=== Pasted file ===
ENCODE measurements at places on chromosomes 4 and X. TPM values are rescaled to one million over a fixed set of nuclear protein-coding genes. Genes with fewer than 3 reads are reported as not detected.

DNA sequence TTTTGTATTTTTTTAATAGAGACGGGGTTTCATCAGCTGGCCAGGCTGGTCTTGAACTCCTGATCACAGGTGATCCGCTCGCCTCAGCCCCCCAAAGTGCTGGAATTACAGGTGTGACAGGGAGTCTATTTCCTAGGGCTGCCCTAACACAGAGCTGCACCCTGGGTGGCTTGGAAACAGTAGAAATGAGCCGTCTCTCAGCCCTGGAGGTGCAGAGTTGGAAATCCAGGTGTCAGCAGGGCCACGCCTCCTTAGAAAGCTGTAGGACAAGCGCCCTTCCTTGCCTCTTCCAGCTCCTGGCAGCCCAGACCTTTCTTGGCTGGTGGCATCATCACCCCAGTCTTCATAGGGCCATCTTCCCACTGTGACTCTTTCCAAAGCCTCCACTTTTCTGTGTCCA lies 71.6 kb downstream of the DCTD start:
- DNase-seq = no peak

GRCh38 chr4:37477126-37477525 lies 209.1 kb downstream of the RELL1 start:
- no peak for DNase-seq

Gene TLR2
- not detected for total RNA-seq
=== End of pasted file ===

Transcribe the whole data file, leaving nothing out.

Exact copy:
ENCODE measurements at places on chromosomes 4 and X. TPM values are rescaled to one million over a fixed set of nuclear protein-coding genes. Genes with fewer than 3 reads are reported as not detected.

DNA sequence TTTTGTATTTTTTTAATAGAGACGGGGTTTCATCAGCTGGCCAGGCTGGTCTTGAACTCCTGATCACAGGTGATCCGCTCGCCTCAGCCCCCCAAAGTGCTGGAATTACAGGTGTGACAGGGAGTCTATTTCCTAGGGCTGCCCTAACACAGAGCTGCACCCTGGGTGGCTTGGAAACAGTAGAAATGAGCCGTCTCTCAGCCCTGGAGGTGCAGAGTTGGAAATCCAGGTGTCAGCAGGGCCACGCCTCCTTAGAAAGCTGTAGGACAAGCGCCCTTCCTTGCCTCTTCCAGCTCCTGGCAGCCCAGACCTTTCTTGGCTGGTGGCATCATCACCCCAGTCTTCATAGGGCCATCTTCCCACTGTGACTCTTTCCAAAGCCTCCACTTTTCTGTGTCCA lies 71.6 kb downstream of the DCTD start:
- DNase-seq = no peak

GRCh38 chr4:37477126-37477525 lies 209.1 kb downstream of the RELL1 start:
- no peak for DNase-seq

Gene TLR2
- not detected for total RNA-seq